Seemingly adhering to the Nixonian adage that “if the president does it, that means it is not illegal,” the Trump team continues to stand by the legitimacy of the incoming president keeping his business ties.
When asked by MSNBC‘s Katy Turr during his first official news conference on Thursday if President-elect Donald Trump would release, if not his tax returns, at least a list of those people or institutions to whom he is indebted, incoming press secretary Sean Spicer made clear that information would not be forthcoming.
“I think that question has been asked and answered a hundred times,” Spicer said. “The President-elect has made it very clear: he has no conflicts by law. He has gone above and beyond in terms of making sure that he separates himself from business—hands it over to his kids—and then put in place a very, very vigorous plan to make sure no conflicts of interest occur.”
That very same plan, which includes handing the Trump Organization over to Trump’s two grown sons, was decried as “meaningless” last week by the government’s top ethics monitor.
Spicer then repeated the phrase, “he has no conflicts by law,” and argued that what the president-elect “has done is extraordinary to ensure that his focus is entirely on helping this country move forward.” Without allowing follow-up, Spicer then moved on to the next questioner.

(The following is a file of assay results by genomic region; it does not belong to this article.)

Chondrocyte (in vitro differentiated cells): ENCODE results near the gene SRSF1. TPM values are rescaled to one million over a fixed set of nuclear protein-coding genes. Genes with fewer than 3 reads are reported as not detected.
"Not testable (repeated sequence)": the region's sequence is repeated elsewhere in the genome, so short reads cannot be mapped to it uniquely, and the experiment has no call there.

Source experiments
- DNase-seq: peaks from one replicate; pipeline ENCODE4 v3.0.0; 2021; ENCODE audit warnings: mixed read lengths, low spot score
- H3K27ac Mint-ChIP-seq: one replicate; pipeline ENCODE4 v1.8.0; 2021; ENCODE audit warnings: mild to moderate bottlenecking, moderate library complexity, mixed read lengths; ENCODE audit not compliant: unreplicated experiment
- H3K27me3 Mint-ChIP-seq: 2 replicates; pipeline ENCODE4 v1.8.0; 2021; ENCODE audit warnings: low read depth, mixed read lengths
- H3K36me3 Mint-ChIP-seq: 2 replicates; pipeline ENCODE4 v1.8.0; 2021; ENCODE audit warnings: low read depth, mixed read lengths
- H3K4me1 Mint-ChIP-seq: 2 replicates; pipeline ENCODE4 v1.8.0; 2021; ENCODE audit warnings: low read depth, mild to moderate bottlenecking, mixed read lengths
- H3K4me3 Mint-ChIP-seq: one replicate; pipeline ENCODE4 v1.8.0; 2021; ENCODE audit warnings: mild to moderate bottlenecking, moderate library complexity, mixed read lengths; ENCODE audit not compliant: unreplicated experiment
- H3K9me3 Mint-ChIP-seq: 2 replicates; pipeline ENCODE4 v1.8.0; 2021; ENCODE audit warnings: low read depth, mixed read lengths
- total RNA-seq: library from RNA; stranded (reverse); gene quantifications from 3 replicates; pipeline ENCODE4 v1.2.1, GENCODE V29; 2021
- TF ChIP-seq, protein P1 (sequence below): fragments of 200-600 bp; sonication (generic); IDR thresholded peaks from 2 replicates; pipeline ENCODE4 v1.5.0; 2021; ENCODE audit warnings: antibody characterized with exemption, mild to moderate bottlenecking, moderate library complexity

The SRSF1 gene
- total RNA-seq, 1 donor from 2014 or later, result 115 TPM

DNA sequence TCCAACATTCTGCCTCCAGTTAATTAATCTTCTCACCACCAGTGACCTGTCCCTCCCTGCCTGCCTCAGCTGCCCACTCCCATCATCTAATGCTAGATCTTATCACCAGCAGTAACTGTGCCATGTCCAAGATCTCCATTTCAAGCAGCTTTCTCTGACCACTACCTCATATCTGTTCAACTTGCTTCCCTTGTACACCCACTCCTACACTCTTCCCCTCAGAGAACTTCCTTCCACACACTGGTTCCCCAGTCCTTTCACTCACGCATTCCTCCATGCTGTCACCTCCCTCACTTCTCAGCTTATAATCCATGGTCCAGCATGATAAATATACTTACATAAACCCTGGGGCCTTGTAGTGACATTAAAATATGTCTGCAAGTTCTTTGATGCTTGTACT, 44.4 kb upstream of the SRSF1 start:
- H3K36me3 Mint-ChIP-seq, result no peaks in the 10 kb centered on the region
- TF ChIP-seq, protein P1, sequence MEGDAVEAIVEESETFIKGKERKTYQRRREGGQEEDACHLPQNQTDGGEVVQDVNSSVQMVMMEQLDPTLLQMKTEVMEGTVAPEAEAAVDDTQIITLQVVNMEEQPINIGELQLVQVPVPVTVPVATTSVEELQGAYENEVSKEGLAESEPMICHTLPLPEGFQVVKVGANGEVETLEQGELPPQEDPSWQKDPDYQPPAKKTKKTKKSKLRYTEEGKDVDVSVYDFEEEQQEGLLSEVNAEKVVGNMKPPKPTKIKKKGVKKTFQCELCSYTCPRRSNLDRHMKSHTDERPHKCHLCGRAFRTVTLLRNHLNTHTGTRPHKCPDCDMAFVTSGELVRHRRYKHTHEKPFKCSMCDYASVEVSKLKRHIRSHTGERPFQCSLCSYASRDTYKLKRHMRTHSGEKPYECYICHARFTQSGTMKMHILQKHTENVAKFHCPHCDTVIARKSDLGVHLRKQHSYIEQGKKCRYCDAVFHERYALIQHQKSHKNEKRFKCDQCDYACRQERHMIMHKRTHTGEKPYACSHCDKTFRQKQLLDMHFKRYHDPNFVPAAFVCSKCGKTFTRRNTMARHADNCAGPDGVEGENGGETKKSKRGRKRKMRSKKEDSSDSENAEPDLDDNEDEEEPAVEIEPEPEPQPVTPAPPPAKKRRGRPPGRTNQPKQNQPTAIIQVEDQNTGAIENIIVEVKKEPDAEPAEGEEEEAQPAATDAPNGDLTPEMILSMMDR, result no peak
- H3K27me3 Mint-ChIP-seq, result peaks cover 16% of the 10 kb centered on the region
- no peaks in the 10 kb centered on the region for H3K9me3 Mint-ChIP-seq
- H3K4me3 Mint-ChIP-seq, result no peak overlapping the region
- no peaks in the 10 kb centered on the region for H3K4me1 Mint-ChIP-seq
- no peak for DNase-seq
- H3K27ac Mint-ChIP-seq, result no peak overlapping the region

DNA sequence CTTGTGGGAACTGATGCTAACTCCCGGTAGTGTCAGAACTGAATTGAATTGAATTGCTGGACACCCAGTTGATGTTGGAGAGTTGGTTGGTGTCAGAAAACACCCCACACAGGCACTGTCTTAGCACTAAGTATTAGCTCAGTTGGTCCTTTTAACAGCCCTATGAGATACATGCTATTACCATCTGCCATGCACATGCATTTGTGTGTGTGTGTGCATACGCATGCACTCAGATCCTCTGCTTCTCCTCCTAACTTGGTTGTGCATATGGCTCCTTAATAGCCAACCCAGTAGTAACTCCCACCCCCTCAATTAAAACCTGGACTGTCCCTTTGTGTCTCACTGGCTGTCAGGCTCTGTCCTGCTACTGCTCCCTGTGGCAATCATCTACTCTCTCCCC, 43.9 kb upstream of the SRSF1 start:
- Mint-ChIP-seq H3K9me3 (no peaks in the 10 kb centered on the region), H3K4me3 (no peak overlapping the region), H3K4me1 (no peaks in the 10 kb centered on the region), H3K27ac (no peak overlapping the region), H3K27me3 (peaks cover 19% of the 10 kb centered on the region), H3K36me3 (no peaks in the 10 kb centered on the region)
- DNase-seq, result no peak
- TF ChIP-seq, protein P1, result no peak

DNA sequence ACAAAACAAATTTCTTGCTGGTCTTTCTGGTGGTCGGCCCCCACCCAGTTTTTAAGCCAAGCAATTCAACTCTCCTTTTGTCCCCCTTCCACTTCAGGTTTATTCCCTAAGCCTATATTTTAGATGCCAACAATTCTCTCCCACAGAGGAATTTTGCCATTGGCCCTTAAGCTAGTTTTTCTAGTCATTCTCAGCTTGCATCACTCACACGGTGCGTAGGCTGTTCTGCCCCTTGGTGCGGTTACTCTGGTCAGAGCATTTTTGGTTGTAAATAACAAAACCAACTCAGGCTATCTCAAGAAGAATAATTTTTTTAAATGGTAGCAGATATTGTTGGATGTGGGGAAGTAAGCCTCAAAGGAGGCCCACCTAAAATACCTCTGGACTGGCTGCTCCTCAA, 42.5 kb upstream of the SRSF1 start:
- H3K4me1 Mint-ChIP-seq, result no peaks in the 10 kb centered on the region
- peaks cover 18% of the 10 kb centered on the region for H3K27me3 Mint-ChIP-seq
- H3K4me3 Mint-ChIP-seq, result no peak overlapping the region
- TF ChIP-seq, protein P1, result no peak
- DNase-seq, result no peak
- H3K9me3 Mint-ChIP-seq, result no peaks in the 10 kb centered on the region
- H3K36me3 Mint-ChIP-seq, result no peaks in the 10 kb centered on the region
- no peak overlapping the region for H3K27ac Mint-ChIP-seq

Assurances aside, investigations into Trump’s business affairs continue to produce an increasingly complex web of affiliations.
One day before the presidential inauguration will take place, both the Wall Street Journal and CNBC on Thursday published new visual mappings of the president-elect’s potential conflicts of interest.
The analysis, based on filings with the Office of Government Ethics from May 2016 and July 2015, both reveal that Trump and his family may hold more than 500 such conflicts, placing the president-elect in an “unprecedented position,” according to WSJ.
These documents, CNBC economics reporter John W. Schoen points out, provide “only a snapshot of his holdings and business connections, largely because the rules governing disclosure of financial interests did not anticipate a candidate like Trump.”
Trump and his surrogates justify his plan by pointing to Title 18, Section 208 of the U.S. Code, which governs the financial interests of government employees, and specifically exempts “the President, the Vice President, a Member of Congress, or a Federal judge,” Schoen observes.
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